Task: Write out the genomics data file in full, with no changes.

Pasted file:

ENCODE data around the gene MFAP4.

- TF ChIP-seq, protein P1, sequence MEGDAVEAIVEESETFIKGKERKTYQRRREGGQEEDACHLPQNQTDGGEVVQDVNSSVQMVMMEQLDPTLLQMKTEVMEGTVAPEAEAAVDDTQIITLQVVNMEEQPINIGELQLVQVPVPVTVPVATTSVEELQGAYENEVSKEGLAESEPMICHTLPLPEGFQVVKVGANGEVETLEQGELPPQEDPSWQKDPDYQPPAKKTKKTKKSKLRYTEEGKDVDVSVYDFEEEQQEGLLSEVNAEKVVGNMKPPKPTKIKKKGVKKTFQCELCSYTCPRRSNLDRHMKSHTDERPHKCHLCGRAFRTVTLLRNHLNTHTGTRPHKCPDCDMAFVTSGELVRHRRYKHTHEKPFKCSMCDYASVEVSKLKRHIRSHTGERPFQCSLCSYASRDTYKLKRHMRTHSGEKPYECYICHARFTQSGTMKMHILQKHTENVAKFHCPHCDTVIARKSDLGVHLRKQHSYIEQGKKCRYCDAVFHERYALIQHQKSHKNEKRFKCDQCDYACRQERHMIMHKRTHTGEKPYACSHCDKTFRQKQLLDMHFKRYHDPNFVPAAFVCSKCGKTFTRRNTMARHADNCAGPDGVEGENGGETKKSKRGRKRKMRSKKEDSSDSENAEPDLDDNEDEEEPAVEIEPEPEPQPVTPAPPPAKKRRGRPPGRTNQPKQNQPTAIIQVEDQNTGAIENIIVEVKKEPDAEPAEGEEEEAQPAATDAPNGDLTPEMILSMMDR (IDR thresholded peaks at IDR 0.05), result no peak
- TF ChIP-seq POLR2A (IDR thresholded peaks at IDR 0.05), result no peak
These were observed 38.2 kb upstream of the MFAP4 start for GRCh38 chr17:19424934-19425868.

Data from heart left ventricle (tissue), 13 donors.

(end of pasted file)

ENCODE data around the gene MFAP4.

- TF ChIP-seq, protein P1, sequence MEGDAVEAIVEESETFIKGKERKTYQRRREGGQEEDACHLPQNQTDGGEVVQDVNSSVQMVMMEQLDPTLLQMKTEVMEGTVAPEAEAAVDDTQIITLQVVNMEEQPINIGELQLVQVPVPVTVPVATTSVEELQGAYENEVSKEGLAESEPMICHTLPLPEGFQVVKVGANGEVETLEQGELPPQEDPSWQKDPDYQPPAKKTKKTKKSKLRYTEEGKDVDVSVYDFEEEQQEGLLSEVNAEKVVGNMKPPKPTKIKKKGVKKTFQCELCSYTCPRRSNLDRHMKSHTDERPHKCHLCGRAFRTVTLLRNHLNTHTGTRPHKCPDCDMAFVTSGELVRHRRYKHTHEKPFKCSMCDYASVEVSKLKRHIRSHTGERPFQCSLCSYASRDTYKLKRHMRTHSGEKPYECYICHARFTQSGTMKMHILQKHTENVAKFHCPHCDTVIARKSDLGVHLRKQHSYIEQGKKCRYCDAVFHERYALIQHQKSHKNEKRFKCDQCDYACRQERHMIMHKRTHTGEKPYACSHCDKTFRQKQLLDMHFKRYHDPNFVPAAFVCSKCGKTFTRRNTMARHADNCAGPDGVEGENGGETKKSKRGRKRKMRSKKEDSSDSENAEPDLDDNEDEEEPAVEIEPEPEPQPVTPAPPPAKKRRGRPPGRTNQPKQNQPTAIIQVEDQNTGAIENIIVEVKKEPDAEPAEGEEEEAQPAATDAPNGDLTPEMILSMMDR (IDR thresholded peaks at IDR 0.05), result no peak
- TF ChIP-seq POLR2A (IDR thresholded peaks at IDR 0.05), result no peak
These were observed 38.2 kb upstream of the MFAP4 start for GRCh38 chr17:19424934-19425868.

Data from heart left ventricle (tissue), 13 donors.